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Modern Meets Tradition: University of Michigan Museum of Art Expansion/Restoration by Allied Works Architecture
Ann Arbor: Brad Cloepfil's design to expand a university museum should create a thoughtful dialogue between historical and contemporary architecture.
August 11, 2004
The University of Michigan Museum of Art (UMMA) in Ann Arbor, established in 1946, is housed in the elegant Beaux Arts-style Alumni Memorial Hall designed by Donaldson and Meier Architects and opened in 1910. And even though Art News recently noted that it is "considered one of the finest university art museums in the United States," the art collections long ago outgrew the museum space – no more than 3 to 4 percent of its world-class collections of some 16,000 works of art can be displayed at any one time, and there is inadequate space for temporary exhibitions, educational activities, and collections storage.
But all of that will change when a renovated and expanded UMMA is planed to open in 2008. Designed by Brad Cloepfil of Portland, Oregon-based Allied Works Architecture, in association with Troy, Michigan-based IDS (Integrated Design Solutions), the $35 million project will include a 56,000 square-foot addition, as well as the complete restoration and renovation of Alumni Memorial Hall.
The addition will more than double the Museum's existing space from 40,572 square feet to 97,346 square feet, and will house substantial new gallery space; collections; storage, conservation, study areas; an auditorium; classrooms and hands-on art-making facilities; an expanded museum shop; and public gathering spaces and improved visitor amenities.
The Allied Works-designed addition extends the Museum to the north in the form of a modified T-shape, connecting with the existing building through a central axis with two radiating “arms” that project toward the street on one side, and toward the heart of the University campus on the other. These arms reach symbolically toward the community and University constituencies served by the Museum, and respond to the challenges of a historically critical site on the University's original campus. The addition creates a sequence of exterior landscaped spaces and opportunities for outdoor art installations, and reinforces the southwest corner of the campus as a public gateway to the University.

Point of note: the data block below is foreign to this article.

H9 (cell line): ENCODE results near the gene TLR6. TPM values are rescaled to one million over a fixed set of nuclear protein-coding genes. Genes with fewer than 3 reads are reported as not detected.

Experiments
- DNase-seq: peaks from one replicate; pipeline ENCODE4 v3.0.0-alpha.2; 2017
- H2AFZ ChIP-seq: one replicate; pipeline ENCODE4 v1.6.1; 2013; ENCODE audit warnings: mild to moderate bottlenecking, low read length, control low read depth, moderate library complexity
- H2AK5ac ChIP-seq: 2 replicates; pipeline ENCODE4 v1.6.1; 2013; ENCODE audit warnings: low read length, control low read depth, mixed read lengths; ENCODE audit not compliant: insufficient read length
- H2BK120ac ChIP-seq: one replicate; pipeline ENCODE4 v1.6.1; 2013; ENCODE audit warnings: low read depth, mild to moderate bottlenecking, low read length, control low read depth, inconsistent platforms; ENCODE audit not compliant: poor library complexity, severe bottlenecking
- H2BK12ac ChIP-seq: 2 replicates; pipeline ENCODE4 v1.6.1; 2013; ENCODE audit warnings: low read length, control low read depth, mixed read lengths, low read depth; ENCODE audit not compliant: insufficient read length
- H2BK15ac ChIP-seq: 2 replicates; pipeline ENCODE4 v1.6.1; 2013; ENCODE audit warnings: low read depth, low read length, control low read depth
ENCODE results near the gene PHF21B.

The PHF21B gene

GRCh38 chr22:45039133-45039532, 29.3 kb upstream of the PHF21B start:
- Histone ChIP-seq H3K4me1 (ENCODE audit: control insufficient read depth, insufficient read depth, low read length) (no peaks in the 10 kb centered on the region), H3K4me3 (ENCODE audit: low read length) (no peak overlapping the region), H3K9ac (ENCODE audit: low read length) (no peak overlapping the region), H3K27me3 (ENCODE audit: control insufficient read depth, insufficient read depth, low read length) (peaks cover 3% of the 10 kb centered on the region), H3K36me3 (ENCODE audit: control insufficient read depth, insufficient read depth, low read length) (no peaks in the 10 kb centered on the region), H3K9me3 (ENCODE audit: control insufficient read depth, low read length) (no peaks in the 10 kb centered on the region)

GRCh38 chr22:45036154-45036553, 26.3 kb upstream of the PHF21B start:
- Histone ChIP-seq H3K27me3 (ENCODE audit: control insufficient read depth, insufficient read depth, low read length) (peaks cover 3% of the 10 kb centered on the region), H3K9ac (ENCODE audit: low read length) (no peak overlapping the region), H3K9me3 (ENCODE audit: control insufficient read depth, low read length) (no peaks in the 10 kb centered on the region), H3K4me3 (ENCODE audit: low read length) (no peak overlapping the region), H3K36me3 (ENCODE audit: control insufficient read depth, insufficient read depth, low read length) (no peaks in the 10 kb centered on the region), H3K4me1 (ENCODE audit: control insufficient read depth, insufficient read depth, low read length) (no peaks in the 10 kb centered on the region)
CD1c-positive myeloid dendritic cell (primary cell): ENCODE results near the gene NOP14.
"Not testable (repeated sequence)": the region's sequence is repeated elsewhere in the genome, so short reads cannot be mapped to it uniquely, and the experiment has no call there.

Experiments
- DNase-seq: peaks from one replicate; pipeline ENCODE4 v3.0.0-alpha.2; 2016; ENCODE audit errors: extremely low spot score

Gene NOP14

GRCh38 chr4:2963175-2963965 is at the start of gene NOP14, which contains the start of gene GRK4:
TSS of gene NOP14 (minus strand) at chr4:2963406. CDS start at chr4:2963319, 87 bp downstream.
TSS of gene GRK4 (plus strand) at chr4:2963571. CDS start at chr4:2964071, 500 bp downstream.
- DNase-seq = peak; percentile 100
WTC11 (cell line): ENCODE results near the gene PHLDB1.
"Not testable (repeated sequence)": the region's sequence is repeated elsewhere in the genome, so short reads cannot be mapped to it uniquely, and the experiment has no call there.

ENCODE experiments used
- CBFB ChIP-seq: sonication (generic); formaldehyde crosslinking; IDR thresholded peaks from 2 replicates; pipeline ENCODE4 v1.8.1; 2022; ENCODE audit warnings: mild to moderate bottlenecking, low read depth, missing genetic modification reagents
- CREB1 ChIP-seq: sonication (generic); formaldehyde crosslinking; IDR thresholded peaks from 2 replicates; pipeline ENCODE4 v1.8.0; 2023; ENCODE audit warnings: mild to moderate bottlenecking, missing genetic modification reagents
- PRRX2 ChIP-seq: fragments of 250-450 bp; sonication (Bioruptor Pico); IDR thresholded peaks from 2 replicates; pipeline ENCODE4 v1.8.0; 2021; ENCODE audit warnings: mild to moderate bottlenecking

One of the last new structures to be built on the University's original 40-acre campus, the Museum addition is sited directly north of Alumni Memorial Hall. The addition extends the Museum's façade along State Street and adds to the ceremonial face that University buildings such as historic Angell Hall (Albert Kahn, 1924) present along this major thoroughfare. The design preserves and captures the popular pedestrian path linking State Street with the Diag, the historic heart and a gathering place at the center of the campus named for the diagonal sidewalks that lead to buildings arrayed around the campus. (Hill Auditorium, also designed by Albert Kahn with Ernest Wilby and completed in 1913, reopened in January 2004 after a complete renovation and restoration by Albert Kahn Associates and Ann Arbor-based Quinn Evans Architects.)
The Allied Works Architects museum expansion balances materiality with transparency, creating an interplay of stone, glass, and vertical steel cladding. The transparency of some façade views will reveal the building's function beyond the form, offering glimpses into public spaces and gallery zones along with controlled natural light in many gallery spaces. From twilight, the building will become a “beacon” for the arts.